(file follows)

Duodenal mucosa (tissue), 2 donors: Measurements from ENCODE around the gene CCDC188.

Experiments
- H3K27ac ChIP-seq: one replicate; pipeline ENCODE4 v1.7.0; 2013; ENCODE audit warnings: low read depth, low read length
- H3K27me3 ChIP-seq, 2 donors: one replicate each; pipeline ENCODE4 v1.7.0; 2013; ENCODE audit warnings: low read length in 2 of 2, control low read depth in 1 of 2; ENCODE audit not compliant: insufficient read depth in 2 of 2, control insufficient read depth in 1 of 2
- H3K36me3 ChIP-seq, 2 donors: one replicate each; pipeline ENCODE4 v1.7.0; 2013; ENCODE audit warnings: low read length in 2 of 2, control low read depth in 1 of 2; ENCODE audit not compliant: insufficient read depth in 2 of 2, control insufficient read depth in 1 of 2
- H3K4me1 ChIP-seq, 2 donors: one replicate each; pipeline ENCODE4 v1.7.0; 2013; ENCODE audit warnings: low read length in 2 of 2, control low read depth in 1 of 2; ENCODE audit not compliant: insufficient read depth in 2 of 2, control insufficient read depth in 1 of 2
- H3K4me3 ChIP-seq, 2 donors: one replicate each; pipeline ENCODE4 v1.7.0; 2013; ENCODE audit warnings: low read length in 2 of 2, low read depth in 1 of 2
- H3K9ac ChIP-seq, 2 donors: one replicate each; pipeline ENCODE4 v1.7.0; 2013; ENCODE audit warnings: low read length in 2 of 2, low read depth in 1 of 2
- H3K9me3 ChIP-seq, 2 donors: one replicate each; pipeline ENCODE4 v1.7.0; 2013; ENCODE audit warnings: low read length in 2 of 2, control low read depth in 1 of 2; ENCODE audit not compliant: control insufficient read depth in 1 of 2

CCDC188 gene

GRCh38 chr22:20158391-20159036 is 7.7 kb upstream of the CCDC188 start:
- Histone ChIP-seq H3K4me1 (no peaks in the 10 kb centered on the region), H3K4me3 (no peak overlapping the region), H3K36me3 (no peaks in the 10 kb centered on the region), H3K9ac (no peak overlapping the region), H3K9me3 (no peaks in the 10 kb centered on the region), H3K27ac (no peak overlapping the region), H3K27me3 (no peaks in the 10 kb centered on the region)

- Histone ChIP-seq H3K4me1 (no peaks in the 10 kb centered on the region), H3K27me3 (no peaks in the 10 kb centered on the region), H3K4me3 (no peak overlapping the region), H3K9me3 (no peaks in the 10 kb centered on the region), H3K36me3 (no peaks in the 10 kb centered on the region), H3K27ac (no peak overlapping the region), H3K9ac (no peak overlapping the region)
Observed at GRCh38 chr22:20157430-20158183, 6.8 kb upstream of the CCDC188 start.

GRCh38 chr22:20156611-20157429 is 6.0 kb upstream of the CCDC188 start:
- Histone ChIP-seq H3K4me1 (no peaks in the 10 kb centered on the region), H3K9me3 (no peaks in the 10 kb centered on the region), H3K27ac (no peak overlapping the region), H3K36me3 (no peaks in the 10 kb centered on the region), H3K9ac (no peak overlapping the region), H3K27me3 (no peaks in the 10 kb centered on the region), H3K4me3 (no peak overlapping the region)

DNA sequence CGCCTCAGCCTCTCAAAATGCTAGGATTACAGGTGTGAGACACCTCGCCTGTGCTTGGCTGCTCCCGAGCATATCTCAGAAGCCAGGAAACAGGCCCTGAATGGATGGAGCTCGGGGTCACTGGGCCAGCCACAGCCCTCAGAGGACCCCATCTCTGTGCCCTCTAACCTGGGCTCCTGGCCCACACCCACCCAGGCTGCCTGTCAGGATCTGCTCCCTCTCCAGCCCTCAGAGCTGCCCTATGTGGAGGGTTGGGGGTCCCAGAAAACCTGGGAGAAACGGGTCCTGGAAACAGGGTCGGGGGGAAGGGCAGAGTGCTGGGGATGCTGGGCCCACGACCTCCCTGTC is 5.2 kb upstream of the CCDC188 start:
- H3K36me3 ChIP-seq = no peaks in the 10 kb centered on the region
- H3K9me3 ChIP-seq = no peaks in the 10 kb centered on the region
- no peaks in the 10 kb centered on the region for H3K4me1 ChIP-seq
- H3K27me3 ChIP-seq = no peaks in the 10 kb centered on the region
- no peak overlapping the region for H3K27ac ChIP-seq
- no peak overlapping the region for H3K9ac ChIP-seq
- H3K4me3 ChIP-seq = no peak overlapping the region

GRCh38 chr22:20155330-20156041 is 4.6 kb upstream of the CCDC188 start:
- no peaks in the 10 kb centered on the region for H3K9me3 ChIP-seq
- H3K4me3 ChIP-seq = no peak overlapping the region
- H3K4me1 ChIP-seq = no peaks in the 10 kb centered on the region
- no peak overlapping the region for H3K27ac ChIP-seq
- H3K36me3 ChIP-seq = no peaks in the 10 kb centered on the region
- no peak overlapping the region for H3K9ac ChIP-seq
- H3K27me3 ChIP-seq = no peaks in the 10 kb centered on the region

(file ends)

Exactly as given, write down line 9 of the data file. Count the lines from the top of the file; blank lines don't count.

- H3K9me3 ChIP-seq, 2 donors: one replicate each; pipeline ENCODE4 v1.7.0; 2013; ENCODE audit warnings: low read length in 2 of 2, control low read depth in 1 of 2; ENCODE audit not compliant: control insufficient read depth in 1 of 2